NEW YORK When the yoga teacher urges her students to stretch like trees, Benjamin Wolfgang gets up on his toes. Jenna Katz opens her palms to the ceiling.
Francis Karagodins, however, runs around the room and plays with the curtains.
He can be forgiven: he's just 3 years old. Jenna is 4, and with two years of instruction behind her, a veteran in an increasingly popular activity, yoga for children.
For teachers like theirs, Jodi Komitor, it is a fast-expanding business. Two years ago, she taught 50 children a week at her Next Generation Yoga studio on Manhattan's Upper West Side. Now there are 150, paying $20 per 45-minute class.
Co-author of ''The Complete Idiot's Guide to Yoga with Kids,'' Komitor hosts yoga-themed birthday parties for eight at $515, not including food, and trains other instructors, 20 at a time, at $795 per person for a four-day session.
She sells animal motif relaxation blankets for $75, and a collection of yoga video tapes for kids ages 2 to 7 sell for $16.99 each. She has her own video in the works, as well as a chain of studios.
''I'm starting a children's yoga clothing line next,'' she said.
As health-conscious adults discover the virtues of yoga, they want their young ones to stretch, bend and squirm, preferably striking yoga poses in the process.
''Yoga is good discipline,'' said Suzanne Koppelman, Jenna Katz's mother. ''She is a very active child and it is good for her to slow down. It is good for her flexibility, too.''
Clearly, the children enjoy themselves as they slither like snakes, bark like dogs and try to dodge the mist Komitor sprays on them, saying ''This is rain if you like rain, be a tree.''
Whether classes like this help 3- and 4-year-olds grasp the philosophical underpinnings of yoga is anyone's guess.
''With the older kids, we talk about breathing and meditation,'' says Komitor. ''With the youngest ones, we focus on a positive experience so that they become curious about yoga. It is a visual and sensory experience.''
Toby Reiner, a yoga instructor at Yoga Sol in Delray Beach, Fla., said the discipline offers a non-stress alternative to other sports.
''Parents are realizing that it is better for children to do yoga than be involved in competitive sports or Little League,'' she said.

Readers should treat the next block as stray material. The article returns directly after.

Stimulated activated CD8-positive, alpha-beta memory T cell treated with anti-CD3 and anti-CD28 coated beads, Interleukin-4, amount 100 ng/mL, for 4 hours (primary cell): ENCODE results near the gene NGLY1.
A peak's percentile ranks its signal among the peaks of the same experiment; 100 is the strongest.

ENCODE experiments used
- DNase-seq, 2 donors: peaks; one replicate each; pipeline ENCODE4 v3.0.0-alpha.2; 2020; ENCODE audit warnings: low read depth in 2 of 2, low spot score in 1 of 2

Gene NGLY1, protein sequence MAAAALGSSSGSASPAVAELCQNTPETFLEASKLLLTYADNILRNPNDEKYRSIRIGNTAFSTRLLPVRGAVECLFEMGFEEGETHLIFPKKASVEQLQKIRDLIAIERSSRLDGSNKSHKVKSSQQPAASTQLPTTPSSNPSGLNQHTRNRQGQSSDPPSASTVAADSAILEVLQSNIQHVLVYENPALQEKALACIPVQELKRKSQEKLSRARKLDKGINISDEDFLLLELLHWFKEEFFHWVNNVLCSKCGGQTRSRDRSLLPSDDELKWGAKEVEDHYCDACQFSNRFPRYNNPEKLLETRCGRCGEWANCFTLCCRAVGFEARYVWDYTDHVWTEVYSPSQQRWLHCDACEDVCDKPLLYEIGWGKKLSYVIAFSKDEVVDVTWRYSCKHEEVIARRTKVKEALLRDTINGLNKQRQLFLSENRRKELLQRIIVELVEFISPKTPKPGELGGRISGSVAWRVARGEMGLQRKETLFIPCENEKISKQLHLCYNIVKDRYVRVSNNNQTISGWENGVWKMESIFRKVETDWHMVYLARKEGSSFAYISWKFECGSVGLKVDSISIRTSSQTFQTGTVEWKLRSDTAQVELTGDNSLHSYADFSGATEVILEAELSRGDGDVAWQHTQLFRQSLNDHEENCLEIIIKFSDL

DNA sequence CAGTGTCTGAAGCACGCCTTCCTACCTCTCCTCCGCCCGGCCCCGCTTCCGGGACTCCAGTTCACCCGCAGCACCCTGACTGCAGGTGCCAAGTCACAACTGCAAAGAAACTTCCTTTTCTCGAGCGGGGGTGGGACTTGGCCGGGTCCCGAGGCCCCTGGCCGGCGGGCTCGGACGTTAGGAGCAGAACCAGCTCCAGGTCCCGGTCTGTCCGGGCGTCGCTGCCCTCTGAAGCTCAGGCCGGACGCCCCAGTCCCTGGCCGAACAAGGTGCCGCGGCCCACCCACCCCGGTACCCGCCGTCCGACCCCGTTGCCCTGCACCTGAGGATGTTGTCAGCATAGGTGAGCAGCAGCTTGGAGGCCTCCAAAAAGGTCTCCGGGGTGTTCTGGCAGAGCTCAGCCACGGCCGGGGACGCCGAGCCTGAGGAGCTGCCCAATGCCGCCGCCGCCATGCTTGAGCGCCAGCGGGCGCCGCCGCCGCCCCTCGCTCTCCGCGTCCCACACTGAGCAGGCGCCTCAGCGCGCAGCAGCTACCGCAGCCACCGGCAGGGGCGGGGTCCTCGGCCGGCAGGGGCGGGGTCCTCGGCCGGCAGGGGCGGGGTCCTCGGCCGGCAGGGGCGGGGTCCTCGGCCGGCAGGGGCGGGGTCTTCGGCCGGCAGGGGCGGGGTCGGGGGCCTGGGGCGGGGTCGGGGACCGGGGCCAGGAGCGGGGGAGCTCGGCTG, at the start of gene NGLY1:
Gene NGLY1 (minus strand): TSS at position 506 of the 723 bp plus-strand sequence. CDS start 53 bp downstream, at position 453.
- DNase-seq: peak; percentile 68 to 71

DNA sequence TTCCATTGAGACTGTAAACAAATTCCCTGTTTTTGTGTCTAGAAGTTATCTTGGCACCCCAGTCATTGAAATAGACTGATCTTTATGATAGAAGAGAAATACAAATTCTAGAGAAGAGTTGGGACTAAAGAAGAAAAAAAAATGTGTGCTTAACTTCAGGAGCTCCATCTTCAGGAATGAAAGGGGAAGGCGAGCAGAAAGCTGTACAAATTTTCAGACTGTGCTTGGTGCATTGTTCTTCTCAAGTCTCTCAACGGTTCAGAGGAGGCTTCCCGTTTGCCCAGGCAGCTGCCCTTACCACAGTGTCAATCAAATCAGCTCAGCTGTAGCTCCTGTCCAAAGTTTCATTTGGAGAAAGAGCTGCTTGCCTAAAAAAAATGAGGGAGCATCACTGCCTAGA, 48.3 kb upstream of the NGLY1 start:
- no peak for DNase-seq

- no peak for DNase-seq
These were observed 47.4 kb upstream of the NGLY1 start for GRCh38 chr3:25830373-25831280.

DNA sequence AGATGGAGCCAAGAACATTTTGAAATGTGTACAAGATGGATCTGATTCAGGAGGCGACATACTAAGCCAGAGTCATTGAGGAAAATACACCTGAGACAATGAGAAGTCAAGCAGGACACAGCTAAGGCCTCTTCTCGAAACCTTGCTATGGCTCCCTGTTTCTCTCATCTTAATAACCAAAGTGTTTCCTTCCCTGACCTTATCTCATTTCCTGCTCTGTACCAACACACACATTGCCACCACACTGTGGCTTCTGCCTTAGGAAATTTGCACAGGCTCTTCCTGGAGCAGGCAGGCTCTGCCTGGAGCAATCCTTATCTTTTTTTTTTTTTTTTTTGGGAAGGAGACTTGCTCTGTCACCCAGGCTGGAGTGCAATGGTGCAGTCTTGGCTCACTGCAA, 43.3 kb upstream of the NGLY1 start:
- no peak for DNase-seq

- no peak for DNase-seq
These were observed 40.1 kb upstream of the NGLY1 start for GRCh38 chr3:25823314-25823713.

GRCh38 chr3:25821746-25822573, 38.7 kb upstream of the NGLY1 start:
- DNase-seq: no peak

Reiner said most of her students' parents practice yoga themselves. ''They notice a major difference in the kids when they take yoga they are calmer and their balance improves.''
Helen Garabedian, who runs Itsy Bitsy Yoga in Marlboro, Mass., said the form of exercise is liberating for children in a modern, restrictive world. Her classes cost $15 per session, with younger siblings getting a 50 percent discount.
''Parents are paying more attention to the importance of movement as children spend more and more time confined either in car seats or small yards,'' she said.
Her business has quadrupled in the past four years. She says she adds over 200 names a year, although she teaches only two days a week, down from four.
She uses her spare time to train instructors for branches opening in California, Florida and North Carolina, later this year. Forty people have signed up for training at $650 per person. Tanya Seaton, manager with Datamonitor, an information company specializing in industry analysis, said a factor in the yoga trend is an increase in the affluence and the age of parents. With money to spend, they look for activities beyond the playground, and are more likely themselves to be taking yoga classes.
''With 11.3 million children under the age of three in the U.S., yoga instructors have plenty of opportunity to grow business,'' she said.
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